October 8, 2017

Hebrews 4:12 “Indeed, the word of God is living and active, sharper than any two-edged sword, piercing until it divides soul from spirit, joints from marrow; it is able to judge the thoughts and intentions of the heart.”


On October 31, 1517 Luther ignited the Reformation with the posting of his 95 Theses or propositions for scholarly debate. At the core of Luther’s arguments were his objection to church doctrines that he felt were contrary to the teachings of holy scripture in regard to faith and salvation. By 1520 Rome had finally had enough of Martin Luther and his unceasing questioning of the Church and Papal Authority so they threatened to “excommunicate” him if he did not recant his “heretical” teachings. In 1521 Luther was hauled before the religious authorities for a “hearing,” (The Diet of Worms) where he was given the chance to recant his teachings or face excommunication and condemnation as a heretic, a declaration that essentially would amount to a death sentence. Luther stood before his accuser and gave his now famous response …


“Unless I am convicted by scripture and plain reason – I do not accept the authority of the popes and councils, for they have contradicted each other – my conscience is captive to the Word of God. I cannot and I will not recant anything for to go against conscience is neither right nor safe.” Legend says that he concluded, “Here I stand. I cannot do otherwise. God help me, Amen!”


Luther’s bold dissent gave rise to one of the central battle cries of The Reformation, “Sola Scriptura.”  The belief that “scripture alone” is the source and norm for the life and teachings of the church in the matters of faith and salvation.


Luther’s love of scripture, his decision to study theology, and ultimately his willingness to risk his life for the sake of “sola scriptura,” was not his first choice in life. He began his vocational life studying to be a lawyer. However Luther had a troubled spirit, deep down he was wrestling with a desperate fear and desire to understand God and salvation. And so it was, in the midst of great “existential angst” Luther dropped out of law school and headed off to the monastery to become a monk. But even that didn’t work. Soon his ever-deepening despair led him to a decision of last resort, he would study scripture and theology. Luther said of the decision, “It will be the death of me!”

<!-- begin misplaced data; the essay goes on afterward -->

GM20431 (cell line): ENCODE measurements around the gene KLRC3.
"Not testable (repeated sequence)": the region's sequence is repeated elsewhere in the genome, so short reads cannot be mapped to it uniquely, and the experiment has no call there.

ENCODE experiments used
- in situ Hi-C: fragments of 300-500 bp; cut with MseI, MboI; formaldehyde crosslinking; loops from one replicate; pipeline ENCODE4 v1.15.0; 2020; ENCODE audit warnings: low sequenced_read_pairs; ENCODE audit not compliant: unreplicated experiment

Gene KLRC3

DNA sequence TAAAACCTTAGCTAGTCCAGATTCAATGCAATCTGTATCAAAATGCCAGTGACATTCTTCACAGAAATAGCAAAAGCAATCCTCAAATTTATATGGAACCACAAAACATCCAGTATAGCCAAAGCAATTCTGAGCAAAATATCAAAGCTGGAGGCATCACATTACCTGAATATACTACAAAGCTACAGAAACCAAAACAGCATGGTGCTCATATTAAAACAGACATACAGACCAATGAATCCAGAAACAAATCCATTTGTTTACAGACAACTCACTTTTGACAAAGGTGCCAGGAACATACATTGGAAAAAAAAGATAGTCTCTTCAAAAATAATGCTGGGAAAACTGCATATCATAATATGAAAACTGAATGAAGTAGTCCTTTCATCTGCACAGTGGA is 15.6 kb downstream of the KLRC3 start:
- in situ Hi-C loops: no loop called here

So it was that Luther was driven to the scriptures out of despair, in the desperate hope that he might find peace with God; that he might know the truth; that he might begin to understand grace, mercy, freedom, and love; that he might experience some kind of salvation. Luther did not go to the scriptures in search of hidden knowledge and esoteric secrets, he was not looking for magic formulas to make life easy, he was not trying to discover biblical principles for successful living, he was not looking for passages to memorize and recite in divinely appointed moments, he was not looking for an inspirational quote to create a inspirational poster to hang on his bedroom wall; No, Luther went to the scriptures out of desperation and in hope that he might find peace with God.


And what he found changed everything. In the scriptures he found the Living Word of God, he found amazing grace, he found peace, he found the love of God fleshed out in Christ Jesus.


Luther’s cry, “Sola Scriptura,” was not a call to understand scripture as inerrant or infallible in all matters, it was not a call to replace the work of the spirit with the letter of the law, Rather it was an invitation to encounter Jesus the living Word of God in between the lines of scripture and to begin to understand the heart of God through the life and teachings of Jesus.


Luther loved the scriptures, Luther stood up and boldly declared, “My conscience is captive to the Word of God,” “Here I stand,” because in the scriptures he found Jesus, he discovered grace, he experienced his identity as a beloved child of God, and that changed everything! He would later write of the scriptures, “The Bible is the donkey on which Jesus rode into my heart.”


(A song about encountering God in scriptures that have become a Living Word.)


      1. The Saints of Old


Father Abraham wandering man
Back and forth, through a strange land
When God promised to give you a home
Father Abraham did you still feel alone?
Did you feel alone, Did you feel alone, I feel alone


Holy Moses standing by the sea
When the waters parted what did you see
And when you walked across dry land
Holy Moses did you understand?
Did you understand, Did you understand, I don’t understand


Mother Mary, pregnant and alone
With only a dream, nothing else to hold
Did they point, did they stare
Mother Mary did anybody care?
Did anybody care, Did anybody Care, Does anybody care?


Lord Jesus, sent from above
When you found yourself human did you think of love
And when you walked to Calvary
Lord Jesus did you feel free?
Did you feel free, Did you feel free, I don’t feel free


Here I am with choices to make
And I don’t know which road to take
It ain’t easy finding faith so bold
Am I surrounded by the saints of old?
By the saints of old, Are the saints of old, Standing with me


Lord Jesus, sent from above
When you found yourself human did you think of love
And when you walked to Calvary
Lord Jesus did you think of me?
Did you think of me, Did you think of me, Think of me




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